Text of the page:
Best Kamado Grill for 2023

A kamado grill will almost always outshine a standard gas grill. While it may take a bit of practice to master the kamado grill and these grills are usually a little more expensive, they’re definitely worth the investment. Kamado grills are known for wood-fired cooking — a technique that consistently yields the most delectable results.

Typically made from ceramics, these grilling champs boast amazing heat retention. A little amount of fuel goes a long way, allowing you to run a kamado cooker at slow and low temperatures all day long. Plus, you can fire up a kamado to become scalding hot. I’m talking hot enough to cook authentic wood-fired Neapolitan pizza. A kamado grill is also great for searing true steakhouse-style steak and, honestly, just about anything you’d consider grilling. 

The Big Green Egg is the most high-profile example of a traditional kamado grill and kamado smoker, but rival kamado manufacturers such as Kamado JoeChar-GrillerVision and Char-Broil round out this category of grills. Tempted to add one to your outdoor kitchen arsenal and become a hardcore griller? I put the Big Green Egg and its four major grilling competitors to the test to find the best kamado grill out there — here’s what I found.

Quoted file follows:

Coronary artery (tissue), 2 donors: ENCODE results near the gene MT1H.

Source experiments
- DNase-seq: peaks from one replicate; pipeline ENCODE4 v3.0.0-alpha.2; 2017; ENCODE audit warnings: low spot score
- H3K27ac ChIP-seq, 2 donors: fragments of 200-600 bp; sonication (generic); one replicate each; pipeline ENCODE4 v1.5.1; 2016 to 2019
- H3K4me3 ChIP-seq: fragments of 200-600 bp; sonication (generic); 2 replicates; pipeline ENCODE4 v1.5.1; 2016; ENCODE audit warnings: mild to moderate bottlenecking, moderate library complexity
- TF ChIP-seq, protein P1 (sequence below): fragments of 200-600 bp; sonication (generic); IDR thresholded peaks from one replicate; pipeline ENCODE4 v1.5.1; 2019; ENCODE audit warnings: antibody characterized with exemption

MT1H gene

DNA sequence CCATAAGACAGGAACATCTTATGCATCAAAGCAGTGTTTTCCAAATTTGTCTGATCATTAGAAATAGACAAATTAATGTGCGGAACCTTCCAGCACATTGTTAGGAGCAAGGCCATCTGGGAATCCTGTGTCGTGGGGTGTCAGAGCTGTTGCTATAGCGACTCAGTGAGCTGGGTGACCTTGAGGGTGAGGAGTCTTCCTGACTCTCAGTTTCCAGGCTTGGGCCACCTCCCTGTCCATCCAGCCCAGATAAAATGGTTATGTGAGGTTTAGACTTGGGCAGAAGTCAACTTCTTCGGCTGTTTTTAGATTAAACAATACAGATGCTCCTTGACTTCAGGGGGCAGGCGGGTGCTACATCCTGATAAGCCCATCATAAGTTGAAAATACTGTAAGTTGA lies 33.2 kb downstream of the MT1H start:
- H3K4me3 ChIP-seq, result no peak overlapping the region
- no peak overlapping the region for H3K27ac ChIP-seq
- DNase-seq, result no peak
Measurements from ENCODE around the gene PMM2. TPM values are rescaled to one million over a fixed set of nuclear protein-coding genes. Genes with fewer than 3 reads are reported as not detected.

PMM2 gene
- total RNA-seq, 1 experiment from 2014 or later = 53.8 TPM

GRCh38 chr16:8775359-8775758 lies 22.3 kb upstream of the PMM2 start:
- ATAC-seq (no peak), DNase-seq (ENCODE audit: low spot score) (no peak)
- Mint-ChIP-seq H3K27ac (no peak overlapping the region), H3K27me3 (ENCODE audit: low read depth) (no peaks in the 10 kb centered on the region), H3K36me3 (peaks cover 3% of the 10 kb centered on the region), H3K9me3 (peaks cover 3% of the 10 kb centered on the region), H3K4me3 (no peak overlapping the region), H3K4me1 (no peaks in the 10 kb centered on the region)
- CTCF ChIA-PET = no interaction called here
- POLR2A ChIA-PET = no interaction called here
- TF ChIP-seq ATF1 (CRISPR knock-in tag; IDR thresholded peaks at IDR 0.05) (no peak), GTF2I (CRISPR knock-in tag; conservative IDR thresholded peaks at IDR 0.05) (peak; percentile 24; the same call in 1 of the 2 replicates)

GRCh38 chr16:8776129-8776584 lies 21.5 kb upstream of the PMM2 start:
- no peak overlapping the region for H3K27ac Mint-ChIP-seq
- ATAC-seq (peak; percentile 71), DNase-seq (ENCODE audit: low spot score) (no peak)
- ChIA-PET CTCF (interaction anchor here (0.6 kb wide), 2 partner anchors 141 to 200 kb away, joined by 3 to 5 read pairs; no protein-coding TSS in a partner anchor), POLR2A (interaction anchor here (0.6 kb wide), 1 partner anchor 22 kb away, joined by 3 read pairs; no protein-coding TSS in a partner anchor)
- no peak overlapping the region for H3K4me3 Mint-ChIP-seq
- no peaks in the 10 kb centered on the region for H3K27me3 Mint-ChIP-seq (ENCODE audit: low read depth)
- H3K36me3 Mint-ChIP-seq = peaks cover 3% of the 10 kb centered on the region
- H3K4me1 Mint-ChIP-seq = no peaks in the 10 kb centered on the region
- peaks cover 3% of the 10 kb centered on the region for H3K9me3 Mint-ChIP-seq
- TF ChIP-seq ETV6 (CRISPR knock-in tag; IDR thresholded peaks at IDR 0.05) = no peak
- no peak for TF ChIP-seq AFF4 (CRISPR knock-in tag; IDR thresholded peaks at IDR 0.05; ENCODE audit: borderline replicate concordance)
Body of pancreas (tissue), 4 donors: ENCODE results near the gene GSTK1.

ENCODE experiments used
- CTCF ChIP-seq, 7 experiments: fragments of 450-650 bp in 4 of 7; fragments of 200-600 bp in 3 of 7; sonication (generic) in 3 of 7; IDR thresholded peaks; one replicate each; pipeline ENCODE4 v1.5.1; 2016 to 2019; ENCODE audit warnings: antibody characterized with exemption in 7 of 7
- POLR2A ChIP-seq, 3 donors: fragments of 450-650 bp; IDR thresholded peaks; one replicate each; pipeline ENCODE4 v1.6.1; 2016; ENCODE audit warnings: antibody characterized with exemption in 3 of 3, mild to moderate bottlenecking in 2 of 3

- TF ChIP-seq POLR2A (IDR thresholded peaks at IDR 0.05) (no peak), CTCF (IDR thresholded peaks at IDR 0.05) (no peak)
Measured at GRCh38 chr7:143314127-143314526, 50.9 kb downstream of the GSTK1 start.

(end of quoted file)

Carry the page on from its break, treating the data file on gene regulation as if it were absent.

A smoked chicken on a plate.

Ribs, chicken, burgers: You name it, we cooked it.

Brian Bennett/CNET

More than 200 smoke-filled hours later, I’ve cooked over 10 pounds of burgers, 20 pounds of pork ribs and six chickens, along with a few steaks for good measure. After all of that, I can say with conviction which brands make the best kamado grill for my taste and which ones you should probably avoid.

Here are my picks for the best kamado grill options for 2023. I’ll update this list as I review new products.

Best kamado grills

Large Big Green Egg in the driveway

Chris Monroe/CNET

Big Green Egg, the company that started the kamado craze, still has a winner. Of all the kamado-style grill options in my test group, the Large BGE model had the best temperature performance, heat retention and stability. Once tuned to a low and slow temperature of 225 F, the Egg pretty much ran itself. According to our temperature gauge, the Green Egg stuck to this temperature range, with only minor and infrequent fluctuations.



The Char-Griller Akorn provides real kamado performance at a rock-bottom price. It costs less than $350, which is incredible considering typical kamado grills will set you back $800 to $1,000. The Akorn’s cooking temperature and temperature control aren’t as inherently stable as the more expensive kamados I used. I suspect that’s because the Akorn’s body is constructed from triple-walled coated steel, as opposed to a heavy ceramic cooker. The grill’s fire was also harder to ignite and keep lit than the Big Green Egg’s and Kamado Joe Classic III’s.